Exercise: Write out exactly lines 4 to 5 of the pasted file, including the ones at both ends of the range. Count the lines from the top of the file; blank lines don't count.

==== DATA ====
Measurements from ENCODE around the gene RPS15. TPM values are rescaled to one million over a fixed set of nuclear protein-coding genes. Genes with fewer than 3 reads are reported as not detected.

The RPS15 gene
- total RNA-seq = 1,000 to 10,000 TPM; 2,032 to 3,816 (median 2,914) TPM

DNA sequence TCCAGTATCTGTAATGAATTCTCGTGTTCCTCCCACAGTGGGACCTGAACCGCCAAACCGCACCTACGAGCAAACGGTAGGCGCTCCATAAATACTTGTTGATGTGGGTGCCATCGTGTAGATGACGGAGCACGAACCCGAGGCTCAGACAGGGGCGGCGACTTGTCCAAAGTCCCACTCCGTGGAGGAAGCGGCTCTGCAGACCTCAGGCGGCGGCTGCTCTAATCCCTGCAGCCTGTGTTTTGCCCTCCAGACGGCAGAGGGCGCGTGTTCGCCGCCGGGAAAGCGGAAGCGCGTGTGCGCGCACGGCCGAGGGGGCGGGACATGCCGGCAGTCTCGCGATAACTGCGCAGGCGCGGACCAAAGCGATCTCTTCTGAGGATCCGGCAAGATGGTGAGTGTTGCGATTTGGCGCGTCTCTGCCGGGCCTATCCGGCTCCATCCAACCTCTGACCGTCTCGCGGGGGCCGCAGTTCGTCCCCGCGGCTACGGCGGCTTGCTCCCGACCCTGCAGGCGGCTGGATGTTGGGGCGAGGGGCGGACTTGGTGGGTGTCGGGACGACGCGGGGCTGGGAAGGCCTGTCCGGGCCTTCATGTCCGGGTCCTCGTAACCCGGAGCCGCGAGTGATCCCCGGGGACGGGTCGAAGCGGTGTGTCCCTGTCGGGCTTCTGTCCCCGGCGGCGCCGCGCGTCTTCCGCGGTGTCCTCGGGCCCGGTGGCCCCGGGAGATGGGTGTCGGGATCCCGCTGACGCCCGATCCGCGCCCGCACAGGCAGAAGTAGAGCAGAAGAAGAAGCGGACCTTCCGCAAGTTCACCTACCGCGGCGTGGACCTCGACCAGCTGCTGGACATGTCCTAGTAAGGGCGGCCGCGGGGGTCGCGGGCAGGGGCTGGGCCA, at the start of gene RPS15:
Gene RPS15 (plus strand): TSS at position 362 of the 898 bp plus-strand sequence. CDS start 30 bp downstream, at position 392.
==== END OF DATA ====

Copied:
DNA sequence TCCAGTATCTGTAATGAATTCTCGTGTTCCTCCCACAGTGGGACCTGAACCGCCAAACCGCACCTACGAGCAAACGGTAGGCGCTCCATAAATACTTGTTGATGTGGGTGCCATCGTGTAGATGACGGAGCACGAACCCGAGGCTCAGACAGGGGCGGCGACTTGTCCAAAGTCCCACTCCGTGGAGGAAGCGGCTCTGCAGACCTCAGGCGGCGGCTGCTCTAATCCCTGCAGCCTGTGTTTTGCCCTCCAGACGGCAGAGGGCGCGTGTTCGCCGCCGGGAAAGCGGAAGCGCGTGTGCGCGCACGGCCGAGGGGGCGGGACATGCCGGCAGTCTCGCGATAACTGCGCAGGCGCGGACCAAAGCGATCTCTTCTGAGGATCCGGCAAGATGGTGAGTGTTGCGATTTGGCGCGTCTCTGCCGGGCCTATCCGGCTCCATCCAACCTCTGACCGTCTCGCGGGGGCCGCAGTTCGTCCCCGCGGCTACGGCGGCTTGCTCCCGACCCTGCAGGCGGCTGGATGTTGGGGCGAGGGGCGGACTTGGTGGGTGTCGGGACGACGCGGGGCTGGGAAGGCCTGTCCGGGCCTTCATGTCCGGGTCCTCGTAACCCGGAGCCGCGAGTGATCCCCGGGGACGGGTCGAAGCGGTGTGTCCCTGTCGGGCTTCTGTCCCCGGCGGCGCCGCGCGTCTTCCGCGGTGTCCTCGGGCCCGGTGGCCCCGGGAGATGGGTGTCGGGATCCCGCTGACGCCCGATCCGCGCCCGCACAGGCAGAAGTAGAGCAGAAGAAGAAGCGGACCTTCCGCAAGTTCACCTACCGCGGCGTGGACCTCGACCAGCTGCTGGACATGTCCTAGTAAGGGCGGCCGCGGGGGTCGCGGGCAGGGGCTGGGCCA, at the start of gene RPS15:
Gene RPS15 (plus strand): TSS at position 362 of the 898 bp plus-strand sequence. CDS start 30 bp downstream, at position 392.